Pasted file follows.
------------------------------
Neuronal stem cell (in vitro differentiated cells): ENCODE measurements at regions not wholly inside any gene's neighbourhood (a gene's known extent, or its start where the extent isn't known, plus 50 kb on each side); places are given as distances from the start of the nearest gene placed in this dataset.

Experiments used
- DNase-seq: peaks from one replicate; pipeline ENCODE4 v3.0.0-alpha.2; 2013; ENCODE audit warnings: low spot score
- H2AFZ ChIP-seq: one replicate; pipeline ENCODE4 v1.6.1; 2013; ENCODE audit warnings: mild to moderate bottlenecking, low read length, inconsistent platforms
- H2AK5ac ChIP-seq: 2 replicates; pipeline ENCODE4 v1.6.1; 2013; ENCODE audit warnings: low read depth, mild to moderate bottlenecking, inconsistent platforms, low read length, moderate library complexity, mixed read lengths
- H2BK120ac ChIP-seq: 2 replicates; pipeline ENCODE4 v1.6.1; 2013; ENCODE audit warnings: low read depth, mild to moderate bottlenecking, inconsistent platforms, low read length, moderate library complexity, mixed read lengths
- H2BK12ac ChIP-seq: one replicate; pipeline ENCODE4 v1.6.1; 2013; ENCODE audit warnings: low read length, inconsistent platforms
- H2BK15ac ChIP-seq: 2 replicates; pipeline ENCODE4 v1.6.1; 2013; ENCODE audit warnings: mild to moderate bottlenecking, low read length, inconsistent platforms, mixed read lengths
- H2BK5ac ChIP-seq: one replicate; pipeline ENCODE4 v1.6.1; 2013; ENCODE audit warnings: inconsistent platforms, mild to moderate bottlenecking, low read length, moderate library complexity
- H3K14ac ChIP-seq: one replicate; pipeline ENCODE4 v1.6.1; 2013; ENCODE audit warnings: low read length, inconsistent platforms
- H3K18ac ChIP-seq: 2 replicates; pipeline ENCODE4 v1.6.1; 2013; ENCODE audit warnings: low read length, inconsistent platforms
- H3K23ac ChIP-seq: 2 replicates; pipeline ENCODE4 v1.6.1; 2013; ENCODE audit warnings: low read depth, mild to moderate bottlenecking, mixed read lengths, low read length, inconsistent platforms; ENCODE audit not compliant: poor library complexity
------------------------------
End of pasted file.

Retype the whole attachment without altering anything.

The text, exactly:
Neuronal stem cell (in vitro differentiated cells): ENCODE measurements at regions not wholly inside any gene's neighbourhood (a gene's known extent, or its start where the extent isn't known, plus 50 kb on each side); places are given as distances from the start of the nearest gene placed in this dataset.

Experiments used
- DNase-seq: peaks from one replicate; pipeline ENCODE4 v3.0.0-alpha.2; 2013; ENCODE audit warnings: low spot score
- H2AFZ ChIP-seq: one replicate; pipeline ENCODE4 v1.6.1; 2013; ENCODE audit warnings: mild to moderate bottlenecking, low read length, inconsistent platforms
- H2AK5ac ChIP-seq: 2 replicates; pipeline ENCODE4 v1.6.1; 2013; ENCODE audit warnings: low read depth, mild to moderate bottlenecking, inconsistent platforms, low read length, moderate library complexity, mixed read lengths
- H2BK120ac ChIP-seq: 2 replicates; pipeline ENCODE4 v1.6.1; 2013; ENCODE audit warnings: low read depth, mild to moderate bottlenecking, inconsistent platforms, low read length, moderate library complexity, mixed read lengths
- H2BK12ac ChIP-seq: one replicate; pipeline ENCODE4 v1.6.1; 2013; ENCODE audit warnings: low read length, inconsistent platforms
- H2BK15ac ChIP-seq: 2 replicates; pipeline ENCODE4 v1.6.1; 2013; ENCODE audit warnings: mild to moderate bottlenecking, low read length, inconsistent platforms, mixed read lengths
- H2BK5ac ChIP-seq: one replicate; pipeline ENCODE4 v1.6.1; 2013; ENCODE audit warnings: inconsistent platforms, mild to moderate bottlenecking, low read length, moderate library complexity
- H3K14ac ChIP-seq: one replicate; pipeline ENCODE4 v1.6.1; 2013; ENCODE audit warnings: low read length, inconsistent platforms
- H3K18ac ChIP-seq: 2 replicates; pipeline ENCODE4 v1.6.1; 2013; ENCODE audit warnings: low read length, inconsistent platforms
- H3K23ac ChIP-seq: 2 replicates; pipeline ENCODE4 v1.6.1; 2013; ENCODE audit warnings: low read depth, mild to moderate bottlenecking, mixed read lengths, low read length, inconsistent platforms; ENCODE audit not compliant: poor library complexity